“The mind is the greatest inhibitor and we are always capable of much more than we think.”
There are sports metaphors and then there are lessons and realizations that sports can offer at any point in life. For Jules H. Marling, IV, CRE (Jay), boxing is that sport. An enthusiast since his mid-30s, Jay says that besides admiring the beauty and simplicity of “The Sweet Science,” he’s also learned a great deal about himself from the hobby.
“Boxing has taught me that the mind is the greatest inhibitor and we are always capable of much more than we think we are. It has also helped me stay more measured and calmer under pressure which is an important life skill.”
The CEO and managing principal of Chicago-based Capright, which provides institutional commercial real estate valuation and consulting services, doesn’t hesitate when asked what project he is most proud of and how lessons learned in the ring contributed to bringing the project to fruition. It’s the founding of SiiLA, the largest commercial real estate data, news, listing and information platform for the major markets of Latin America.
“When I started working in Brazil and Mexico over 15 years ago, I was tremendously frustrated by the lack of transparency,” says Jay. “Basic market information we take for granted in the U. S. was not available. I gradually realized that the reason things weren’t getting better was because there were groups benefitting from information asymmetries of an opaque market and these groups had no interest in creating a level playing field. To me, this was a short-sighted approach that discouraged much needed foreign investment and was at odds with broader economic growth.”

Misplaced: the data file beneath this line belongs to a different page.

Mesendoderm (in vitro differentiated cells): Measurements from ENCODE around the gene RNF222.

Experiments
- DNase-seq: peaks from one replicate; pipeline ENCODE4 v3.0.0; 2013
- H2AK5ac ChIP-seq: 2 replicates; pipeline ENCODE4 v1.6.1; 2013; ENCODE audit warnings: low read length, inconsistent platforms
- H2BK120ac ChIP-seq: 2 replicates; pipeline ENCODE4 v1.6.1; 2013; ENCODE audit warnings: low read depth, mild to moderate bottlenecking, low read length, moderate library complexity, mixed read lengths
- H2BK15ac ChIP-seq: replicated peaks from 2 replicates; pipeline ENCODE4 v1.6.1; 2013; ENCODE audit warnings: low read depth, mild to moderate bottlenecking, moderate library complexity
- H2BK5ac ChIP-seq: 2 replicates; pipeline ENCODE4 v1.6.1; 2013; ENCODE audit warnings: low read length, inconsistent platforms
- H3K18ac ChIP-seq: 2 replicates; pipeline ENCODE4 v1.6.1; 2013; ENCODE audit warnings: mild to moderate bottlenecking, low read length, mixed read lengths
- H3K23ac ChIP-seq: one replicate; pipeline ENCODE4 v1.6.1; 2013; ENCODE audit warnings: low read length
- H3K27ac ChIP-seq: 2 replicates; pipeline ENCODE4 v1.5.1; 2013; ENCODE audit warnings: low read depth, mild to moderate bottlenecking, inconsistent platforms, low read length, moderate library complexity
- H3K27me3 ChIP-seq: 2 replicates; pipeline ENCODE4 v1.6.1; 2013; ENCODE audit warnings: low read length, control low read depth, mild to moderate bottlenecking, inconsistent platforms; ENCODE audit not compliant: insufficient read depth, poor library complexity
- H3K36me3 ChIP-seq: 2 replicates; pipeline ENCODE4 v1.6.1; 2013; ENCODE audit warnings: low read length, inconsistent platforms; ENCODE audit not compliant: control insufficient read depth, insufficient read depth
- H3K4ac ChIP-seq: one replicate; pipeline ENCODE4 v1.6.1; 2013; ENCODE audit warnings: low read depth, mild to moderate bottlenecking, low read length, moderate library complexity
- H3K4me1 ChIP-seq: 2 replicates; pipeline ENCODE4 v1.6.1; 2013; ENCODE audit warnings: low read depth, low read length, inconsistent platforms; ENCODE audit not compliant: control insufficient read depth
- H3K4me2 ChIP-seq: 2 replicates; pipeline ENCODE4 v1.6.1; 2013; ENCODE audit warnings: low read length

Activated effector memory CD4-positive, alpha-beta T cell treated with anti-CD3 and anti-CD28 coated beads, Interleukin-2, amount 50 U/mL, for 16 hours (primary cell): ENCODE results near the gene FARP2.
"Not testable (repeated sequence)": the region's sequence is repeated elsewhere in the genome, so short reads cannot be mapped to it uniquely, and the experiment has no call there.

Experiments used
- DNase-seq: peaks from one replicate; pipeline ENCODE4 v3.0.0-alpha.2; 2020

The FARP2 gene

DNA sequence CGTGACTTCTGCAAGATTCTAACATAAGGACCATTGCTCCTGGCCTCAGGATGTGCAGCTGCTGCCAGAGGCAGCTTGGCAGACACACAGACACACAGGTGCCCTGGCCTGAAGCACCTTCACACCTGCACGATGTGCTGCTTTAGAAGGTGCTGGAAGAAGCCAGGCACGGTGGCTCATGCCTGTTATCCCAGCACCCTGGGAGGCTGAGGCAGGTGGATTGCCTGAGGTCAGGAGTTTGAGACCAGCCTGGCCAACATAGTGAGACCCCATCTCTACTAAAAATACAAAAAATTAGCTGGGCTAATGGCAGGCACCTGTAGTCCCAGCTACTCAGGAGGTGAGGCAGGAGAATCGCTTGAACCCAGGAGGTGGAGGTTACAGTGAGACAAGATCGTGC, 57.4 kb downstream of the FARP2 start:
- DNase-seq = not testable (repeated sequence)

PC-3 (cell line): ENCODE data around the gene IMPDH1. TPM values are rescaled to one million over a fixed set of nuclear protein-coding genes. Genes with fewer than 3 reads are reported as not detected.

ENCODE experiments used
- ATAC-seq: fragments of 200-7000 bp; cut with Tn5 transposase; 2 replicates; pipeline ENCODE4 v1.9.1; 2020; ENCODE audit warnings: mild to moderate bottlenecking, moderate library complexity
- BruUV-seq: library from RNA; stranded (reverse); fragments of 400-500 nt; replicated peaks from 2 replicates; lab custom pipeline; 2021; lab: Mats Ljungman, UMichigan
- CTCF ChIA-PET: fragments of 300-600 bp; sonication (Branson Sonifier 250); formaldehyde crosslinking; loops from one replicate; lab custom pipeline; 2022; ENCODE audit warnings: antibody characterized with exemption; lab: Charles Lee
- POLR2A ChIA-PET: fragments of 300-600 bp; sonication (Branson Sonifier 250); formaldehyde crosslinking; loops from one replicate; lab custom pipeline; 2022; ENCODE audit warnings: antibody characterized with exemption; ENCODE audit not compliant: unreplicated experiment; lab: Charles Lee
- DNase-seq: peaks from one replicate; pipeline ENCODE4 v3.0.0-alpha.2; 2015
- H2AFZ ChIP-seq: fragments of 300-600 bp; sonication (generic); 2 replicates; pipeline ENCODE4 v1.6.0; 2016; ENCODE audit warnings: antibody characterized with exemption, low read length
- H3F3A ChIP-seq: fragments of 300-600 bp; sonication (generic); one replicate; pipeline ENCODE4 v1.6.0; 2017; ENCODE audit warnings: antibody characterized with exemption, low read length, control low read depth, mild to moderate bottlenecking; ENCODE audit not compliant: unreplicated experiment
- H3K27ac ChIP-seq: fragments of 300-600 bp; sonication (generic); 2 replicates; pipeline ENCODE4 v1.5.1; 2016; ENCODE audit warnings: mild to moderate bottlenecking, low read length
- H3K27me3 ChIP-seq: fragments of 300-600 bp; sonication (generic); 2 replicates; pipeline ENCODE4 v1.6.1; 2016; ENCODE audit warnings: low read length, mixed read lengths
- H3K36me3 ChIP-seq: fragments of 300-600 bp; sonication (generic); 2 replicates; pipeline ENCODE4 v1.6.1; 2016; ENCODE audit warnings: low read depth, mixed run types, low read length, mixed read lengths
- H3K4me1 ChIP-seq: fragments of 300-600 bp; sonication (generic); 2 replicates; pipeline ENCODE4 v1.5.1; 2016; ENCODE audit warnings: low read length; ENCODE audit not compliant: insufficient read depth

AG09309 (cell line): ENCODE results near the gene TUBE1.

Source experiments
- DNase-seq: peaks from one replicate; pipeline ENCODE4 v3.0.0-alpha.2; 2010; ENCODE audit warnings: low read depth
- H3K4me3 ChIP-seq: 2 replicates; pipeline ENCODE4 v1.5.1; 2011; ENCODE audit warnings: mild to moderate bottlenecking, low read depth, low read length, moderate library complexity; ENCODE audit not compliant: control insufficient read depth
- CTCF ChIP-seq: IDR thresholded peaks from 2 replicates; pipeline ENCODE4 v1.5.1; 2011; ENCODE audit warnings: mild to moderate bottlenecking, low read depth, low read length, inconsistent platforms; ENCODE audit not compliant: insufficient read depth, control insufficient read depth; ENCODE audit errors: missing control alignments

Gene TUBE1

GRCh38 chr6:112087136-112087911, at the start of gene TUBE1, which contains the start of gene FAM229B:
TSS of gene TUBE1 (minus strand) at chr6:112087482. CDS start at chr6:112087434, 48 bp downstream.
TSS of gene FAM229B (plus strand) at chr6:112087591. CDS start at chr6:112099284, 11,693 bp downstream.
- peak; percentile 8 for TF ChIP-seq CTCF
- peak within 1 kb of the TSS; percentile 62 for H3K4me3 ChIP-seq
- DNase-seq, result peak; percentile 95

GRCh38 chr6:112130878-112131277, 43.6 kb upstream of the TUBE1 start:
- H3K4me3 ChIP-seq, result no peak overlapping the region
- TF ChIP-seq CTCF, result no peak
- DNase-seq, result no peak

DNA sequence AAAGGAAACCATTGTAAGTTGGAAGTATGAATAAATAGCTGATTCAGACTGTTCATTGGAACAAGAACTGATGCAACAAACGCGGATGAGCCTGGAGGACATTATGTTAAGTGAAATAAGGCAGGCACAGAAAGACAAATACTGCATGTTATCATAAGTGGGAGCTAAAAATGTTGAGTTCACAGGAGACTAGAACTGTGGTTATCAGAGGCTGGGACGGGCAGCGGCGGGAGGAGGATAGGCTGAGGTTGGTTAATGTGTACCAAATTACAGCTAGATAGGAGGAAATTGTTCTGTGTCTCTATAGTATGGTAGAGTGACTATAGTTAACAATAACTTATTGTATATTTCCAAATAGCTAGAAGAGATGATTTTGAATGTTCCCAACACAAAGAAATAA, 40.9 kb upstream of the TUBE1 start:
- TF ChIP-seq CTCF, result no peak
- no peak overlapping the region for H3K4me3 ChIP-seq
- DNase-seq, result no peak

“Basic market information we take for granted in the U. S. was not available.”
As foreign investors gradually started looking at countries like Brazil, Mexico, and Colombia, Capright began collecting and systematizing market information that it eventually organized into a functional database. “Knowing we had this valuable information, our clients would hire us to perform their due diligence, valuation, and other consulting assignments. They knew that our data was the key to de-risking their investments in these countries.”
With a critical mass of data collected, Capright eventually established a new venture that provided subscription access to this market information, launching its first platform, SiiLA Brasil, in October 2015. Today that platform is the undisputed market leader with over 500 subscription users, including most of the major brokerages and investment platforms. SiiLA Mexico was launched in September 2018 and is on a similar growth trajectory, with more markets on the horizon.
“I am proud of this project for myriad reasons,” says Jay. “Mostly I’m proud of everyone I worked alongside with in this venture. It is by far the biggest and most audacious challenge I have ever undertaken. There were many obstacles, setbacks and powerful people trying to stop us. There were so many times when it was tempting to give up, but somehow a core group of us kept driving forward, lifting each other up in the difficult times. In the end, we broke through and brought transparency to these markets—a truly good thing that benefits all levels of society in these economies. Now that we have prevailed, I often hear people talk about SiiLA’s ‘overnight success.’ In these moments, I think to myself ‘Yes, a 15-year overnight success!’”